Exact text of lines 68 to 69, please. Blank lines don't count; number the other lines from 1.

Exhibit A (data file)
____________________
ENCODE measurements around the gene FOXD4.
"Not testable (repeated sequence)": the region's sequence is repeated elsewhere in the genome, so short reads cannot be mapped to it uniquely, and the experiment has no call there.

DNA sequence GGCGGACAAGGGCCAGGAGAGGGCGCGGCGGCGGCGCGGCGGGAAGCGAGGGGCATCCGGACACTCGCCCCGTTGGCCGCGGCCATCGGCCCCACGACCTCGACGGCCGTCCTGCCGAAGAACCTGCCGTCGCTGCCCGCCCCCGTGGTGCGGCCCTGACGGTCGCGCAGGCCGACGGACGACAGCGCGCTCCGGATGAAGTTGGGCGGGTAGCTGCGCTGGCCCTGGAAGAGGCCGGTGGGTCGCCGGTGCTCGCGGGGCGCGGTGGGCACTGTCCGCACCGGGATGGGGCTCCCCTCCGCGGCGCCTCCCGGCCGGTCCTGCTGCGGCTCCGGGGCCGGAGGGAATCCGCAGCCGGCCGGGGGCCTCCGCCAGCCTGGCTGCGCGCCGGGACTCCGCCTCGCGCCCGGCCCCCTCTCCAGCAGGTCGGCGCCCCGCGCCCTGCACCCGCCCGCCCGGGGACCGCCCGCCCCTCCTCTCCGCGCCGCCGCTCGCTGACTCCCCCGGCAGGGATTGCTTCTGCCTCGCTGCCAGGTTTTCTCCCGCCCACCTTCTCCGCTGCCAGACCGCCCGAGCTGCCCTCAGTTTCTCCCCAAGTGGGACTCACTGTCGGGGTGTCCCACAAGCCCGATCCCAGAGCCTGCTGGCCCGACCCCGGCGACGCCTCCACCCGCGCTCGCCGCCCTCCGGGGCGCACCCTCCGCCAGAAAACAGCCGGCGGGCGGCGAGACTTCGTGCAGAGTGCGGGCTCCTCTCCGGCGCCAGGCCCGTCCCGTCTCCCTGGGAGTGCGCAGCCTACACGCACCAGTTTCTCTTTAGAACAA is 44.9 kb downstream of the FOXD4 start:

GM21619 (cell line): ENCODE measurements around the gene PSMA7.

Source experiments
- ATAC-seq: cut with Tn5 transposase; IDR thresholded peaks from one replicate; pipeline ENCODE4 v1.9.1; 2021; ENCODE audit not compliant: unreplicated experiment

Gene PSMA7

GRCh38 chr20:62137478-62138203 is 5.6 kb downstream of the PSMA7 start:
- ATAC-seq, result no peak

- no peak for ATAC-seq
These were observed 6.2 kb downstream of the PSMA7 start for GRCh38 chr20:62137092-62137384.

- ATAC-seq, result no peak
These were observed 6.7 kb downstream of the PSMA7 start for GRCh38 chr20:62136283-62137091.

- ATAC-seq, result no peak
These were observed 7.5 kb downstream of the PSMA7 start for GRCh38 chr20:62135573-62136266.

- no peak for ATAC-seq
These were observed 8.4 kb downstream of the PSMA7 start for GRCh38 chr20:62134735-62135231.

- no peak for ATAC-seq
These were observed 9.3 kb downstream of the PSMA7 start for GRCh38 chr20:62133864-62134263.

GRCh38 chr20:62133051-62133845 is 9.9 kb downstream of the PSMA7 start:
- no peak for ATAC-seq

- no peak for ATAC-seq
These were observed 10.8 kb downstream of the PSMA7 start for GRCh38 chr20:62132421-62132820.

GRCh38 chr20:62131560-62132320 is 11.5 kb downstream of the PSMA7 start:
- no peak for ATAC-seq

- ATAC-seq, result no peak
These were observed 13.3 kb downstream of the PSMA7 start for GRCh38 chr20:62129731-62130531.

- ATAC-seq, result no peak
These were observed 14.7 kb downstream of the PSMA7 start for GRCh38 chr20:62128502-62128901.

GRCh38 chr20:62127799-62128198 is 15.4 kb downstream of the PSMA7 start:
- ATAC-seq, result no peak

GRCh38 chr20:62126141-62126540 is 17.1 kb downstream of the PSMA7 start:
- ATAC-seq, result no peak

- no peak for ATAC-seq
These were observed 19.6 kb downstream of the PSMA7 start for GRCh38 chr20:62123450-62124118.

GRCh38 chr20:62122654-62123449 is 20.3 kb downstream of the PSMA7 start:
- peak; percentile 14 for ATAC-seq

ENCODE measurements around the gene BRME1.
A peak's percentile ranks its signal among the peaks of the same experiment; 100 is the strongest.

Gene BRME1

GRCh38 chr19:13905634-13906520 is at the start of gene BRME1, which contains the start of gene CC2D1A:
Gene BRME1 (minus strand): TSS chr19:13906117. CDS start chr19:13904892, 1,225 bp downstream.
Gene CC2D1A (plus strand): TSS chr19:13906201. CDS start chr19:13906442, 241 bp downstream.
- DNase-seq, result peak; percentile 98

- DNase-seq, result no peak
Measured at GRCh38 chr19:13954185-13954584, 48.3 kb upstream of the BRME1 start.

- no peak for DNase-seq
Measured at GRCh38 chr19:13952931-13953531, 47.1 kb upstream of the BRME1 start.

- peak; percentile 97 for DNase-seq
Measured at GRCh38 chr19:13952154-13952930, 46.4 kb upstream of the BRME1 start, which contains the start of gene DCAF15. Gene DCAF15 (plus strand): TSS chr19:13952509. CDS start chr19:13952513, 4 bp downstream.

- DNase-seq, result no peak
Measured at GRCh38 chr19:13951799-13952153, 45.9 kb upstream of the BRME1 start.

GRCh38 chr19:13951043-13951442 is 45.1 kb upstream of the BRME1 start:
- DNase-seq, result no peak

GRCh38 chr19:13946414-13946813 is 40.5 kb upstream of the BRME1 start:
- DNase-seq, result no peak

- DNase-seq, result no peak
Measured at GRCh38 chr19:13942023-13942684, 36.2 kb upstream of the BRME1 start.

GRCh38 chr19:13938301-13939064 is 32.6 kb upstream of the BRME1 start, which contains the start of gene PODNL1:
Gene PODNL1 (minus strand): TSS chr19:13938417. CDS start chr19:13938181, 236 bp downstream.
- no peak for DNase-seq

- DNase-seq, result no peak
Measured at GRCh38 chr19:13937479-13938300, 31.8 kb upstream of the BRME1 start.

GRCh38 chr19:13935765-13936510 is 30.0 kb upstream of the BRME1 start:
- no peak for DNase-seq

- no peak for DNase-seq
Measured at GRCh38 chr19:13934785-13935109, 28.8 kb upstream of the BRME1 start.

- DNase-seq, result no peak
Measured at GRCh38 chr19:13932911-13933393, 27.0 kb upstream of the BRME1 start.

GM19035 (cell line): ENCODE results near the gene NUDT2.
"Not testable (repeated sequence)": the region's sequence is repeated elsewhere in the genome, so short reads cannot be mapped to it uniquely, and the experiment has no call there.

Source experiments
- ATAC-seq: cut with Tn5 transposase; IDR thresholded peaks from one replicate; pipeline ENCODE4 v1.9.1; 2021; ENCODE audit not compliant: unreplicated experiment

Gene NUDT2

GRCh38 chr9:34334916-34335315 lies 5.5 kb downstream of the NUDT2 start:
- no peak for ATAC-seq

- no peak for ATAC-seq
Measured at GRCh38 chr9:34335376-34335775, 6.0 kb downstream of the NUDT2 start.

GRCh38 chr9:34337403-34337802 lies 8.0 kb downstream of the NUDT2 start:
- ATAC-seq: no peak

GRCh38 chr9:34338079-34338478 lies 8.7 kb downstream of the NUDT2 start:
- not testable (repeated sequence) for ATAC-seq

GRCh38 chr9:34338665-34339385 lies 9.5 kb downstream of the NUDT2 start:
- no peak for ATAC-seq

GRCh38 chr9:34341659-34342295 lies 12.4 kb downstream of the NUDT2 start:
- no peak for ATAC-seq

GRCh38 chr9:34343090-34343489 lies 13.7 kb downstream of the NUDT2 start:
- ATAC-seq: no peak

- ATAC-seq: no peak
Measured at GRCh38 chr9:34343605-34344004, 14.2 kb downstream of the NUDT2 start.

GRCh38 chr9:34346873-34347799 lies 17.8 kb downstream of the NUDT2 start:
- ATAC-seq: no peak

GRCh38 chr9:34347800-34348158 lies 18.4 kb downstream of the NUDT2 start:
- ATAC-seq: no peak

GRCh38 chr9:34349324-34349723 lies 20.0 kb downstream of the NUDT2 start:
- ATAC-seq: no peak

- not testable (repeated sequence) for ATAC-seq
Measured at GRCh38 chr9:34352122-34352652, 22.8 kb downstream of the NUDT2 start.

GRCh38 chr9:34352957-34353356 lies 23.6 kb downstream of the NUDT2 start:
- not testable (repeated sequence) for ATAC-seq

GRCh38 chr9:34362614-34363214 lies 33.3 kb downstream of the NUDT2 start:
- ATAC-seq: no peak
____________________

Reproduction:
- DNase-seq, result no peak
Measured at GRCh38 chr19:13932911-13933393, 27.0 kb upstream of the BRME1 start.